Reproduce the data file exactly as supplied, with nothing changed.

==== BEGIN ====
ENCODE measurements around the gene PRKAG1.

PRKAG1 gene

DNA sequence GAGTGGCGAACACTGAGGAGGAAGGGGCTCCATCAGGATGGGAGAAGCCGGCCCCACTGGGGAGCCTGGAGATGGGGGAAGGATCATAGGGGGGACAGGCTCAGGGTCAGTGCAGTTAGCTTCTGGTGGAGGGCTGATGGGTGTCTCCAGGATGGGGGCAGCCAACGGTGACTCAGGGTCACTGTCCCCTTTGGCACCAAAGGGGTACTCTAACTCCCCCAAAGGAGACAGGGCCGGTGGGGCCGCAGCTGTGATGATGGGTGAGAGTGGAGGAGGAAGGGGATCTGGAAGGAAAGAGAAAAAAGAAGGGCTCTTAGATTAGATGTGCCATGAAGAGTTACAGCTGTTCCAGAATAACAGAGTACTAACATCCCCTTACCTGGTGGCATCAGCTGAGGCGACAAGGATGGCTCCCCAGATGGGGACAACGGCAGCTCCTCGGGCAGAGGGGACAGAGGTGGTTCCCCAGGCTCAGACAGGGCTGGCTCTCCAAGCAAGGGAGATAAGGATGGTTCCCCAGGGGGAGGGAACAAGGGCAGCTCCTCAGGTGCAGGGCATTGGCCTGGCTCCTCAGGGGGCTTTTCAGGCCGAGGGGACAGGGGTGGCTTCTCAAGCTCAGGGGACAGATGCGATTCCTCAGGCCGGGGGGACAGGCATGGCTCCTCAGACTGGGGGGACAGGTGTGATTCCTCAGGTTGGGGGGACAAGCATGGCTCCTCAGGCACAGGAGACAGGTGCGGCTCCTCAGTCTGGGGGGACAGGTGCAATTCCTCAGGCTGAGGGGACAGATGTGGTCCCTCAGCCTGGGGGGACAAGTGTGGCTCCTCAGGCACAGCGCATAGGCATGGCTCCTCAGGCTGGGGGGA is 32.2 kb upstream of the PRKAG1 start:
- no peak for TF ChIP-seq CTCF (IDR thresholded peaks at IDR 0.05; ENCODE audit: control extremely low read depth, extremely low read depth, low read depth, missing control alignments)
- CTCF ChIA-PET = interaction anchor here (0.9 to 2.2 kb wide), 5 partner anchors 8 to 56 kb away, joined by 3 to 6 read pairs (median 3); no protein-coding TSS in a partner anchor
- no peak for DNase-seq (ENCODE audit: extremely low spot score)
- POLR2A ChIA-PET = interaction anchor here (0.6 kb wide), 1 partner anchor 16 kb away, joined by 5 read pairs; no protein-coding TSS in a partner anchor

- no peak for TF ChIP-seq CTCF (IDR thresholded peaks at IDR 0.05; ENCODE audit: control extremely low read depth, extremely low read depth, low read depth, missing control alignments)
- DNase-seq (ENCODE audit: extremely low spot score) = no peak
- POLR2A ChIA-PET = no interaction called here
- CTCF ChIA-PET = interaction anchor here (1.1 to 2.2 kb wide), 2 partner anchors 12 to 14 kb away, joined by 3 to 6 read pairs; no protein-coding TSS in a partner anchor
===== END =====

ENCODE measurements around the gene PRKAG1.

PRKAG1 gene

DNA sequence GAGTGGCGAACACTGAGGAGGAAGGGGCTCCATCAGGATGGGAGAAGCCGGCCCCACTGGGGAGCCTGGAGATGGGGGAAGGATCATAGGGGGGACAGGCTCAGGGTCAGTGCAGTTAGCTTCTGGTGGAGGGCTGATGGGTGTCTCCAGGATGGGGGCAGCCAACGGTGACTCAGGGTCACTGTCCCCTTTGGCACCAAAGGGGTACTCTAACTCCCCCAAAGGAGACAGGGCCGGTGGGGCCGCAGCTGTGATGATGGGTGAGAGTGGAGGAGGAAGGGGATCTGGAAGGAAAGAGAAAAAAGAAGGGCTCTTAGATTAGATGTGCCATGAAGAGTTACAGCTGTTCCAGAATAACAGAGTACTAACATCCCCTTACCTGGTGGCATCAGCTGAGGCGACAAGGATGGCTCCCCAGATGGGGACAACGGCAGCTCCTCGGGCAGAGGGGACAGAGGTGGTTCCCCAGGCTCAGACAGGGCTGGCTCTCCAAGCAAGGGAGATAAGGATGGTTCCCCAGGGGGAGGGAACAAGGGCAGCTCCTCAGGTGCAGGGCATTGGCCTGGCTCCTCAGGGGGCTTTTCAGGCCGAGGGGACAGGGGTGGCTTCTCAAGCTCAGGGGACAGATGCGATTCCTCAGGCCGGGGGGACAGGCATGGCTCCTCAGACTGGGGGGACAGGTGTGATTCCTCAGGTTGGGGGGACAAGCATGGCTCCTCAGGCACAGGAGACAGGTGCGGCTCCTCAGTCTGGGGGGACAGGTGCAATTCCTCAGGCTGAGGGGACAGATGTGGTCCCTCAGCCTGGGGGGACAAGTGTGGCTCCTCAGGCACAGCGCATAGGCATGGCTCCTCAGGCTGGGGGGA is 32.2 kb upstream of the PRKAG1 start:
- no peak for TF ChIP-seq CTCF (IDR thresholded peaks at IDR 0.05; ENCODE audit: control extremely low read depth, extremely low read depth, low read depth, missing control alignments)
- CTCF ChIA-PET = interaction anchor here (0.9 to 2.2 kb wide), 5 partner anchors 8 to 56 kb away, joined by 3 to 6 read pairs (median 3); no protein-coding TSS in a partner anchor
- no peak for DNase-seq (ENCODE audit: extremely low spot score)
- POLR2A ChIA-PET = interaction anchor here (0.6 kb wide), 1 partner anchor 16 kb away, joined by 5 read pairs; no protein-coding TSS in a partner anchor

- no peak for TF ChIP-seq CTCF (IDR thresholded peaks at IDR 0.05; ENCODE audit: control extremely low read depth, extremely low read depth, low read depth, missing control alignments)
- DNase-seq (ENCODE audit: extremely low spot score) = no peak
- POLR2A ChIA-PET = no interaction called here
- CTCF ChIA-PET = interaction anchor here (1.1 to 2.2 kb wide), 2 partner anchors 12 to 14 kb away, joined by 3 to 6 read pairs; no protein-coding TSS in a partner anchor